It’s been eight weeks since I gave birth to my son. Those eight weeks were preceded by 10 months of pregnancy, during which I ate pounds and pounds of ice cream and considered walking to the cafeteria my daily exercise.
As my delivery date neared, I started working from home exclusively and was so sedentary my sister worried I’d develop blood clots in my legs. My coping strategy for getting through the end of pregnancy involved moving everything I needed — laptop, phone, TV remote, several of my husbands oversized t-shirts, bag of jumbo marshmallows — into bed with me and getting up only to pee.
If you know me, you’re aware I’m not a terribly athletic person. I was in Coke-bottle glasses by age seven. I was the kid who had to be thrown into the pool for morning swim team practice. I was 10 before I mastered a bike. I was a reader, a drawer and a daydreamer. My idea of a fun, competitive activity is lobbing a tennis ball over the net without serving or keeping score.
You get the picture.
My lack of competitive drive causes my husband — a natural athlete and the most competitive person I know — great consternation. Early in our dating years, when we’d visit a sporting goods store, he’d yell out my name and then throw a bouncy ball or Frisbee at me to “test my reflexes.”
I knew what that really meant: he wanted to find out if I carried the necessary amount of athletic genes to produce a champion football player. While I’m certain I never passed these tests, as I surely fumbled every pass thrown at me, my husband decided to marry me anyway — poor vision and “let’s all get along” attitude be damned.
So, now that I’m faced with the challenge of getting back in shape, I’m not exactly brimming with confidence. This just isn’t my area of expertise.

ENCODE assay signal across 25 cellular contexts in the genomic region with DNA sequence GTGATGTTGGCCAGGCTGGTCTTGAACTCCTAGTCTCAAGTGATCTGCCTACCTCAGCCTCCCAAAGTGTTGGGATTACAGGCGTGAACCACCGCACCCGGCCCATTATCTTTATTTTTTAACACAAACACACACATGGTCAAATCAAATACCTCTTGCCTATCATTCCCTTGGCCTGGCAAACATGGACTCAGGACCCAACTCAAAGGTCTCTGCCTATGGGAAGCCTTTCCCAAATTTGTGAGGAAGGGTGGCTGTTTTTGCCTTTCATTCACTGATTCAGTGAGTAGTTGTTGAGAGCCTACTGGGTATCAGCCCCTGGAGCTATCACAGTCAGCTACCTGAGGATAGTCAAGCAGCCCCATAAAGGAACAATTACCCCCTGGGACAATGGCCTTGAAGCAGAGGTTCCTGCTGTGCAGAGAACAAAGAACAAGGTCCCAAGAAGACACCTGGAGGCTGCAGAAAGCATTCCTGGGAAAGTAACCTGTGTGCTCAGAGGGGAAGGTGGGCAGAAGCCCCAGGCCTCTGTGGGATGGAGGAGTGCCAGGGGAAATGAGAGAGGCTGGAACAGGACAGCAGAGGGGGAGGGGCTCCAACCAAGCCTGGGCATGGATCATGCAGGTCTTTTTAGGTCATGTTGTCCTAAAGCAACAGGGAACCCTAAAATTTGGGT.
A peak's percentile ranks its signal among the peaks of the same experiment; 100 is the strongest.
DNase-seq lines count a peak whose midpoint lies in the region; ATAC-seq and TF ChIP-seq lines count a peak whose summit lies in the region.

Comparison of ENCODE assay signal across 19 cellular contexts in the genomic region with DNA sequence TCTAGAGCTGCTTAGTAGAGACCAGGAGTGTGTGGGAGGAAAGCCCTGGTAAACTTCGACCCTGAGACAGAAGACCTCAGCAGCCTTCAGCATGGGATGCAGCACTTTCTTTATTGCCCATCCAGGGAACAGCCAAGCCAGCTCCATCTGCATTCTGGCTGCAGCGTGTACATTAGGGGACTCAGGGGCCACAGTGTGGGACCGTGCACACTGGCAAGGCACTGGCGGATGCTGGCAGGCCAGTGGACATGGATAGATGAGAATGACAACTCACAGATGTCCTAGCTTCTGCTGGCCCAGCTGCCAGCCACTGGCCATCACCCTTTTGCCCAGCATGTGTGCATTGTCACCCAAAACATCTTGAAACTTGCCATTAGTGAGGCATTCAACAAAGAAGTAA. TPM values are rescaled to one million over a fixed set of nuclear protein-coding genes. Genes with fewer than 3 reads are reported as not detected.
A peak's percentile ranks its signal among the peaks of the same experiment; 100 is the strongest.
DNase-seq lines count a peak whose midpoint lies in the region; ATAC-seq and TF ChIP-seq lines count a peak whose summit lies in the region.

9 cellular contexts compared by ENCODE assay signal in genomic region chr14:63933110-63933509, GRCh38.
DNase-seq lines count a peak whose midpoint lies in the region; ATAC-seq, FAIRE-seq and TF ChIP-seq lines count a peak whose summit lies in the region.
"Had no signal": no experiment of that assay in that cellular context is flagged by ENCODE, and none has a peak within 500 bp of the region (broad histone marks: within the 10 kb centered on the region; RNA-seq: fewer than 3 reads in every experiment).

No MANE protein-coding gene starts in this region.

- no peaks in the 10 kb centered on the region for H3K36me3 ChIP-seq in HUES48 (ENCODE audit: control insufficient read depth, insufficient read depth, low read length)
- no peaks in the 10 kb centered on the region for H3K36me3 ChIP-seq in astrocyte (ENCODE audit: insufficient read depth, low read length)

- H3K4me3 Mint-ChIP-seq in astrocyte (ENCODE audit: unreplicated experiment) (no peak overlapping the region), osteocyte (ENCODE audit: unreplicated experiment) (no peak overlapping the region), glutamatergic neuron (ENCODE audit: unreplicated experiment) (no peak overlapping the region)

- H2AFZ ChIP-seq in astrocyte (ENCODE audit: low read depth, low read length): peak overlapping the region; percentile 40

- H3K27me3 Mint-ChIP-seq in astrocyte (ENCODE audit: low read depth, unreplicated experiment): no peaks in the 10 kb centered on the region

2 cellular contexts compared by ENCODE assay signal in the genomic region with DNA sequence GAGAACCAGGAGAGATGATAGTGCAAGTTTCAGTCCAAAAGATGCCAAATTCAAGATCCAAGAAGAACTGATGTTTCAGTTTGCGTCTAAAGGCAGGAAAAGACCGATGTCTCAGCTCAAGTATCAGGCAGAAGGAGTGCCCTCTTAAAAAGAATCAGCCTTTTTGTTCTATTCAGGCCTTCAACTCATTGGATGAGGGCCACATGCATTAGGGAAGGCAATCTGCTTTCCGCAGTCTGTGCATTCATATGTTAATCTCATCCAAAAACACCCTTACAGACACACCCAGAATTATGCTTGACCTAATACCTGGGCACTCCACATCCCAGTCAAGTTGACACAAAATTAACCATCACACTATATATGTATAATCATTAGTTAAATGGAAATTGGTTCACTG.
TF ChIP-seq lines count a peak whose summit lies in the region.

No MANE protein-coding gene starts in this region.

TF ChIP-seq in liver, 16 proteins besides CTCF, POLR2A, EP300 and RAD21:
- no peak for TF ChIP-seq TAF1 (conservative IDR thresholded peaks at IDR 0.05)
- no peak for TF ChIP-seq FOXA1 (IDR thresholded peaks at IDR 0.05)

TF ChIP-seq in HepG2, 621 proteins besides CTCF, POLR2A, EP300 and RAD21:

During the past eight weeks, I looked for every any excuse to avoid getting in shape. I was thrilled when I read that I should wait for my doctor to give me the “all-clear” at my six-week checkup before doing any strenuous activity. On the day of my appointment, I was sure my doctor would say, “Absolutely no exercise for you, young lady! You are still far too fragile. Just relax with a bag of marshmallows for a few more weeks.”
That did not happen. Instead, I got a breezy, “Looks good!” and a stack of brochures about contraception. What??!! Does this mean my 10 months and six weeks of special treatment, of having the perfect excuse for total laziness, are over???
After spending the past two weeks in denial, it’s finally time to face facts. Truthfully, I’m tired of wearing the same pair of yoga pants (yoga — ha!). It’s time I got reacquainted with my wardrobe, which I’ve been pointedly ignoring up until now. The only place that’s more of a “factory of sadness” than Cleveland Browns Stadium is my closet.
I’m ready to get in shape. I think.
The last time I felt this motivated, I told my sister (who was working as a personal trainer at the time) to put together a workout plan that would make me “look like Madonna.” After seeing what it would take to look like Madonna, I decided looking like myself wasn’t so bad after all.
But will I ever again look like myself? Veteran moms, please tell me: has my formerly stick-straight shape permanently changed? I’m okay with having a few more curves than I used to, since my former body shape resembled that of a 12-year-old boy. I just want to know what’s ahead.
And, if you have any tips for getting into shape, please feel free to share those too. Especially if they involve lobbing a tennis ball over a net, reading a book or eating marshmallows in bed.
This is awesome! I was the opposite during pregnancy and found it enormously difficult to not be in control of my body so was training up until 33 weeks! Saying that, afterward it took longer than I thought before I could resume regular activities.
I have since been trying all sorts of different exercises which suit all different people. (see: http://fridaysfivecents.wordpress.com/2011/10/14/exercise-chore-vs-fun/ ) but in all honesty I found breastfeeding to help the most! (not intending to push the subject if you can’t or chose not to as it is your choice)
I’m afraid that none of them incorporate slow tennis matches instead they involve a lot of movement and a serious lack of marshmallows. GOOD LUCK!
Love love love this post 🙂
9 months on…9 months off…best advice I ever heard. Don’t be too hard on yourself. Let it happen gradually. And you really do hit a point where all of a sudden your body seems normal again.
The accident of finding this post has brgehtenid my day
That’s a quick-witted answer to a difficult question
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